There is indeed a surface basis for $H$ containing $x_1,\ldots,x_k$. I'll give a topological proof, basically the same as the proof suggested in the comment of @HJRW. First, I'll give a topological re-interpretation of your problem, by formulating a topological property which is equivalent to the property "there is a surface basis of the fundamental group containing such-and-such a list of elements". Then I'll say why this topological property is preserved under the kind of covering maps in your question.

For each genus $g$ fix a ``standard'' surface $S_g$ with base point $p$ and an isomorphism $\pi_1(S_g,p) \approx \Gamma_g$, and with an embedded rank $2g$ rose consisting of loops $\xi_1,\eta_1,\ldots,\xi_g,\eta_g$ representing $x_1,y_1,\ldots,x_g,y_g$. When $S_g$ is cut open along the rose, the result is a $2g$-gon whose boundary is attached to the rose using the word given by the standard relator in your question. Let $N_k$ be a regular neighborhood of $\xi_1 \cup \cdots \cup \xi_k$. Note that $N_k$ is a connected planar surface with connected complement; it follows that $N_k$ has $k+1$ boundary components, and that $S_g - N_k$ is a connected surface of genus $g-k$ with $k+1$ boundary components.

Consider now an abstract surface $S'$ of some genus $p'$, and a rank $k$ rose embedded in $F$ consisting of loops $\gamma_1,\ldots,\gamma_k$ all with common base point $q$. Then the following are equivalent:

- there exists a surface basis for $\pi_1(S',p')$ containing $[\gamma_1],\ldots,[\gamma_k]$
- the regular neighborhood of the rose $\gamma_1 \cup \ldots \cup \gamma_k$ is a connected planar surface with connected complement.

I've already proved 1$\implies$2. For 2$\implies$1, it follows the regular neighborhood of the rose is a planar surface with $k+1$ boundary components and that its complement has genus $g'-k$ with $k+1$ boundary components, and this allows us to construct a homeomorphism between $S'$ and the standard surface $S_{g'}$ that takes $\gamma_1,\ldots,\gamma_k$ to $\xi_1,\ldots,\xi_k$.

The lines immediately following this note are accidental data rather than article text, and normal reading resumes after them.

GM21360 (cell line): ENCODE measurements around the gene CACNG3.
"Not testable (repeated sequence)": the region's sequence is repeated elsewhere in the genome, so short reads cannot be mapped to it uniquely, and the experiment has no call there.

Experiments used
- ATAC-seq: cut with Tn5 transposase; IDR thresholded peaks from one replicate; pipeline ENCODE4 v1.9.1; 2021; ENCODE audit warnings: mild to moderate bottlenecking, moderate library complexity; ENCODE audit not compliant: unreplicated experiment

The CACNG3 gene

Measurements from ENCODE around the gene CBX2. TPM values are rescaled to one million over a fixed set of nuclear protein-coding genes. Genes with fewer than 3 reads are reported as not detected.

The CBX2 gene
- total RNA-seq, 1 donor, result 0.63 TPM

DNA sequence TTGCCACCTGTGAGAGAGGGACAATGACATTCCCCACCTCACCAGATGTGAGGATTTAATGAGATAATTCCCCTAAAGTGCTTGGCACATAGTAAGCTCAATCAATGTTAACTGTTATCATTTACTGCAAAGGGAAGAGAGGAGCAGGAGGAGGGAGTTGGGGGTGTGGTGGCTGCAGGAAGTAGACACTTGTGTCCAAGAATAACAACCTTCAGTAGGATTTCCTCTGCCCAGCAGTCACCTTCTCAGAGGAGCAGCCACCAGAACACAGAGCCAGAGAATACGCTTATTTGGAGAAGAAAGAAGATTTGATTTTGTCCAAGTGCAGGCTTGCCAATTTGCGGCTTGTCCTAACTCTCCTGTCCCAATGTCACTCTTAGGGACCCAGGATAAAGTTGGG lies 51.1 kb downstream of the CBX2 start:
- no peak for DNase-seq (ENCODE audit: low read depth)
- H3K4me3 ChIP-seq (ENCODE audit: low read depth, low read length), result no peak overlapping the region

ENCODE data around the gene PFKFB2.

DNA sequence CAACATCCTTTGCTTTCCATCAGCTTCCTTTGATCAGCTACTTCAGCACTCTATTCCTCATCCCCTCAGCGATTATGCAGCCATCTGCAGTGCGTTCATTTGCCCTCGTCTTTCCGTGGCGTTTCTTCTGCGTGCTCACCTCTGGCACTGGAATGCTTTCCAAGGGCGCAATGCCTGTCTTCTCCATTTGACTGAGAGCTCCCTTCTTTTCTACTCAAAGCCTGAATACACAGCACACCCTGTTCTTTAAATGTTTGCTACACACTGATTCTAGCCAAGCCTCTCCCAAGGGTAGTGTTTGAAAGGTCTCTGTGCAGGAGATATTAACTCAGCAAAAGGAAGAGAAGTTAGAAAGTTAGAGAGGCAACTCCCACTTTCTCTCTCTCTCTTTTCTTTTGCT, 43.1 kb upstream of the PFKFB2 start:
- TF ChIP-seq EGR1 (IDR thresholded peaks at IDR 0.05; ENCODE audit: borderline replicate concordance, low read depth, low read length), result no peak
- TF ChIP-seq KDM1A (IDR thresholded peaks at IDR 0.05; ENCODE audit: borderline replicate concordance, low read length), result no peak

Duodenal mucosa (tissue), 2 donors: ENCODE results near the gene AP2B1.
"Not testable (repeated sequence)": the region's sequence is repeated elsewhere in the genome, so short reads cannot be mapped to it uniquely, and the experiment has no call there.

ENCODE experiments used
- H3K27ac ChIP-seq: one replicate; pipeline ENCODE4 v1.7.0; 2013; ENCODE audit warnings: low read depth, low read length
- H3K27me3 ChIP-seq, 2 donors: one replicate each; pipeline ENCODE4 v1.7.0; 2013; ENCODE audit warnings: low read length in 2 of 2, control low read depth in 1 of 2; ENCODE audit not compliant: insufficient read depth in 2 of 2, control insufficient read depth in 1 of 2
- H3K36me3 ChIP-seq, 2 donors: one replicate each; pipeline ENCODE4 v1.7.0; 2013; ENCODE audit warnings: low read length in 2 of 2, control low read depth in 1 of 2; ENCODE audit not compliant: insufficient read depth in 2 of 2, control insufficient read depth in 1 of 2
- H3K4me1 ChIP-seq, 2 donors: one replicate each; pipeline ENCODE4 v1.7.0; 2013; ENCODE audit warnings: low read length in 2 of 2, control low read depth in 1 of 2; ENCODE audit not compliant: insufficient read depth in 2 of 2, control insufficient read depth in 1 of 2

Okay, so, consider a finite index subgroup of $\pi_1(S,p)$ containing $x_1,\ldots,x_k$. Let $f : S' \to S$ be the corresponding finite degree covering map with base point $p'$ lifting $p$. The loops $\xi_1,\ldots,\xi_k$ lift one-to-one to loops $\xi'_1,\ldots,\xi'_k$ based at $p'$. The regular neighborhood $N_k$ of $\xi_1\cup\cdots\cup\xi_k$ lifts one-to-one to a regular neighborhood $N'_k$ of $\xi'_1\cup\cdots\cup\xi'_k$. Since the restricted covering map $N'_k \to N_k$ is a homeomorphism, this proves that $N'_k$ is planar. It remains to prove that $S'-N'_k$ is connected.

Arguing by contradiction, assuming that $S' - N'_k$ is disconnected, consider a component $F$ of $S'-N'_k$ which meets $N'_k$. It follows that $\partial F = F \cap N'_k$ consists of a proper nonempty subset of the $k+1$ components of $\partial N'_k$. Let those components be enumerated $c'_1,\ldots,c'_j,c'_{j+1},\ldots,c'_{k+1}$ so that $\partial F = c'_1 \cup \cdots \cup c'_j$. Push this enumeration down to $N_k$ whose boundary circles are therefore enumerated $c_1,\ldots,c_j,c_{j+1},\ldots,c_{k+1}$.

Let the surface $F$ be decomposed as $F = F_1 \cup F_2$ where the covering map $S' \to S$ restricts to a covering map $F_1 \to S - N_k$ of some degree $\delta_1$, and it restricts to a covering map $F_2 \to N_k$ of some degree $\delta_2$. Let $\partial F_1$ be decomposed into two subsets $\partial F_1 = \partial_{\le j} F_1 \cup \partial_{>j} F_1$, with restricted covering maps $\partial_{\le j} F_1 \to c_1 \cup \cdots \cup c_j$ and $\partial_{>j} F_1 \to c_{j+1} \cup \cdots \cup c_{k+1}$ each of degree $\delta_1$ (the base spaces of these covering maps are not connected, nonetheless these covering maps each have constant degree $\delta_1$ over each component). It follows that the restricted map $\partial F_1 - (c'_1 \cup \cdots \cup c'_j) \to c_1 \cup \cdots \cup c_{k+1}$ is a covering map of unequal degrees over different components: it has degree $\delta_1-1$ over each component of $c_1,\ldots,c_j$ and it has degree degree $\delta_1$ over each component of $c_{j+1},\ldots,c_{k+1}$. However, we have an equation
$$\partial F_1 - (c'_1 \cup \cdots \cup c'_j) = \partial F_2
$$
and the degree $\delta_2$ covering map $F_2 \to N_k$ restricts to a map $\partial F_2 \to c_1 \cup \cdots \cup c_{k+1}$ of equal degree $\delta_2$ over each component. This is a contradiction.